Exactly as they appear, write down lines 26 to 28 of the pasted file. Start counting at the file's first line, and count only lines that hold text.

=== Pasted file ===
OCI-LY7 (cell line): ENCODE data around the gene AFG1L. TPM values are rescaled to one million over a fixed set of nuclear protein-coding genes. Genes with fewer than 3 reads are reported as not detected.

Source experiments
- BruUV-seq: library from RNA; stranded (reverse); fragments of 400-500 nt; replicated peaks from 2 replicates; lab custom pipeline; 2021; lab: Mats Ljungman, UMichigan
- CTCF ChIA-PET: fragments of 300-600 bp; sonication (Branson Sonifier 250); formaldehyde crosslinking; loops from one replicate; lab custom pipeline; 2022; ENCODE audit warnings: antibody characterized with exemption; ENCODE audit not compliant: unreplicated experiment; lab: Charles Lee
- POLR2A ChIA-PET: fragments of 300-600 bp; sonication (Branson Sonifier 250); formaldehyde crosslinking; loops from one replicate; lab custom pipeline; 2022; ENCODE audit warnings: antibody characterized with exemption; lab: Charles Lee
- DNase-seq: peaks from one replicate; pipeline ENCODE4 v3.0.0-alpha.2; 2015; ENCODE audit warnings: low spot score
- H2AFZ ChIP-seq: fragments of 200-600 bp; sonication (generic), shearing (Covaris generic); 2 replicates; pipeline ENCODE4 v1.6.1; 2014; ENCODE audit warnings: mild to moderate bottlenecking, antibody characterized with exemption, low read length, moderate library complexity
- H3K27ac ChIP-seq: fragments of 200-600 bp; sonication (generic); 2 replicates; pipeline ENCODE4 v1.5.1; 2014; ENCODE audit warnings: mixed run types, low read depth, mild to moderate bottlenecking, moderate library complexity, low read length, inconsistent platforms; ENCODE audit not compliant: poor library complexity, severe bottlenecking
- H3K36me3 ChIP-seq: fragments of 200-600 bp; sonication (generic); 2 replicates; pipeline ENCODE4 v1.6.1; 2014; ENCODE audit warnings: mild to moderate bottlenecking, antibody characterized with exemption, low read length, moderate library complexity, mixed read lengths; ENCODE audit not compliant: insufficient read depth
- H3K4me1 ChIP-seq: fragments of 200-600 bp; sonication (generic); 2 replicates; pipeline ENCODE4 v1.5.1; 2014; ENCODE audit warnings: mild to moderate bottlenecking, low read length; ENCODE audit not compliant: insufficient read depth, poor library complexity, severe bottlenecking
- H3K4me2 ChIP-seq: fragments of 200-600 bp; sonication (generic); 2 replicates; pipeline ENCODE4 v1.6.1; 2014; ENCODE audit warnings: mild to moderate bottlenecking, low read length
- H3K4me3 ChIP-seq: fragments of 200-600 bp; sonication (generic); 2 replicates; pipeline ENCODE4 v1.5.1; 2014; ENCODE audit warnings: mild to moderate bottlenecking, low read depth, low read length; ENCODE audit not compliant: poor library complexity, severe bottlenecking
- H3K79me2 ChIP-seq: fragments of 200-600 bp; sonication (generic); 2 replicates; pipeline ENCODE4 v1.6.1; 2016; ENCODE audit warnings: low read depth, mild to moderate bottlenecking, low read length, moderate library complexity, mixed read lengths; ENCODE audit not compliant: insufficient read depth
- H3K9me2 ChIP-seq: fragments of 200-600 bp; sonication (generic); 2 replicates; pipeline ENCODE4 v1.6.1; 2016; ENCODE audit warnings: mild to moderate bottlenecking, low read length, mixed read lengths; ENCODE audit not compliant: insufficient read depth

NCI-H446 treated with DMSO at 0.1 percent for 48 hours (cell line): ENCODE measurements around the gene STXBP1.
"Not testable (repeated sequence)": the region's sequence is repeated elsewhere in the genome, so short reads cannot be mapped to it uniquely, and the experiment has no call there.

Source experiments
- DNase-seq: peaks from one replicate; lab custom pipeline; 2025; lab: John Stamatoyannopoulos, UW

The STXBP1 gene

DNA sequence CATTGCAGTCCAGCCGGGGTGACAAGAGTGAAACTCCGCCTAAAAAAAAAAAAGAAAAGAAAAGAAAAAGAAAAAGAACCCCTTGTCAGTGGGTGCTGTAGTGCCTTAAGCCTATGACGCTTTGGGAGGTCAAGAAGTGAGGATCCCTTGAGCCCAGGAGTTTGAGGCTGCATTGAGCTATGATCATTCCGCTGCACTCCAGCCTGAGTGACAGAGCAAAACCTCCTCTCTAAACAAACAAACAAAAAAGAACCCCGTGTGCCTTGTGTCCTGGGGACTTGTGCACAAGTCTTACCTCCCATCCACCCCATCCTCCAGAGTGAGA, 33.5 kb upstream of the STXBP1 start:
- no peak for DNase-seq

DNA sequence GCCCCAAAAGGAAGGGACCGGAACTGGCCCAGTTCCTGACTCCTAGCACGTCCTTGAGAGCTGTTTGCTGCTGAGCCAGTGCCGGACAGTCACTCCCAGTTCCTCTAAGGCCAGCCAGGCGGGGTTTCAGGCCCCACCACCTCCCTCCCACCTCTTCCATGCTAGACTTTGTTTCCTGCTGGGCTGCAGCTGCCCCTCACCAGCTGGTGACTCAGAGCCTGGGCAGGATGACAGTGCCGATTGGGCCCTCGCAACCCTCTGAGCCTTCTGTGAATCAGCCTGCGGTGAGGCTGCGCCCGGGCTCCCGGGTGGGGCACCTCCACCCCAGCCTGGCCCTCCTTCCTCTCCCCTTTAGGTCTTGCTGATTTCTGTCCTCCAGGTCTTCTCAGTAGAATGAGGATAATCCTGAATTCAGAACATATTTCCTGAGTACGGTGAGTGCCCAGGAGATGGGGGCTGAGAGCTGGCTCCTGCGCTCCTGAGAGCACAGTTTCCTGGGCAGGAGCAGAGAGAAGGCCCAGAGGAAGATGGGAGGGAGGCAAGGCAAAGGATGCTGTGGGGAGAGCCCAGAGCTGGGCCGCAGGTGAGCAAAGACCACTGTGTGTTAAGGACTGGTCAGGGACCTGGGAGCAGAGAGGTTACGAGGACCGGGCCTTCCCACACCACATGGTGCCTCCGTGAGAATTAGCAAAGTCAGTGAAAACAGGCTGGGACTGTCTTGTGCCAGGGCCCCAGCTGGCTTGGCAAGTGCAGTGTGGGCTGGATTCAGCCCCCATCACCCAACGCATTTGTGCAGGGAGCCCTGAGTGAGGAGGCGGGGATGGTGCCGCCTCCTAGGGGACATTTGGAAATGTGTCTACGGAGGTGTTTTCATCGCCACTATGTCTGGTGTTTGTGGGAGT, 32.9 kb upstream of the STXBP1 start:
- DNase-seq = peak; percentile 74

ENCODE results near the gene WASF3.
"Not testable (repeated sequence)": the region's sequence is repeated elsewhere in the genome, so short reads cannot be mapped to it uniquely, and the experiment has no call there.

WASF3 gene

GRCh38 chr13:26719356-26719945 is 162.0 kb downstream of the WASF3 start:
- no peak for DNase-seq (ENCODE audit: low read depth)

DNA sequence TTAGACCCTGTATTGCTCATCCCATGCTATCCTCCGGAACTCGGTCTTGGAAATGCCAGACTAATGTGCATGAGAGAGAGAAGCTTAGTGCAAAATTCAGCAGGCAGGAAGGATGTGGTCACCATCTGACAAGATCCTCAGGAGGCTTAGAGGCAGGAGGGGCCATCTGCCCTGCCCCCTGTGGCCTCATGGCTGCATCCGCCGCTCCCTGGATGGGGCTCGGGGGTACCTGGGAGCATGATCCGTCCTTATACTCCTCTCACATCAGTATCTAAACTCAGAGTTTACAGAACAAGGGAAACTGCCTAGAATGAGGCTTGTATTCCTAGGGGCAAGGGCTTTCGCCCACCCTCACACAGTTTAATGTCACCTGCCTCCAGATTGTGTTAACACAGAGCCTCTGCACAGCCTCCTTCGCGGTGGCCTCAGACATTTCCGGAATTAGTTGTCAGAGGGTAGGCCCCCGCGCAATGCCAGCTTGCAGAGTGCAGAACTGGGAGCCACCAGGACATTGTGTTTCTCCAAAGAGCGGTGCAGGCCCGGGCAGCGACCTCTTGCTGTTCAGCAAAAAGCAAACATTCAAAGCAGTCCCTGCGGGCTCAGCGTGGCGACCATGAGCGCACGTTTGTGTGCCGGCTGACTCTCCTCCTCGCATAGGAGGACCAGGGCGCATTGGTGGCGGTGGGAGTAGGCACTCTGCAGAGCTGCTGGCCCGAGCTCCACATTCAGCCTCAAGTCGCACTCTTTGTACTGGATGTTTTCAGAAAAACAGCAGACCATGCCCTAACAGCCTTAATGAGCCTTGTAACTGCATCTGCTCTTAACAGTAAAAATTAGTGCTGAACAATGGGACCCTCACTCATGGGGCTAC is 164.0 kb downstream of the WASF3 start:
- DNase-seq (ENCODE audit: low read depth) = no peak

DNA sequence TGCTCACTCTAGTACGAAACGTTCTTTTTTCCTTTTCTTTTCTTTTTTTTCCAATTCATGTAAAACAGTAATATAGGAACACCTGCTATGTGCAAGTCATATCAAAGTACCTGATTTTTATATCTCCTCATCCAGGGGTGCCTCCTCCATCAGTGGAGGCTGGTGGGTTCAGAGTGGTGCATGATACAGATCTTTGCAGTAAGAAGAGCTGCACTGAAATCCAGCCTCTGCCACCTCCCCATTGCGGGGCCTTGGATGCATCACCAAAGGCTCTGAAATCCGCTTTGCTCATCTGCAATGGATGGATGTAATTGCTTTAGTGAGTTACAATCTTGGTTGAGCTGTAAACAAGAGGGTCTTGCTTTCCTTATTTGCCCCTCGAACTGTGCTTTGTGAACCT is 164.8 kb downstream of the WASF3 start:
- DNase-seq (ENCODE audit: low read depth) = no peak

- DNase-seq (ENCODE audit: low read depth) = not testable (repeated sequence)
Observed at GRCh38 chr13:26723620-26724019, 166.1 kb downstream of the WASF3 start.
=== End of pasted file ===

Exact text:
WASF3 gene

GRCh38 chr13:26719356-26719945 is 162.0 kb downstream of the WASF3 start:
- no peak for DNase-seq (ENCODE audit: low read depth)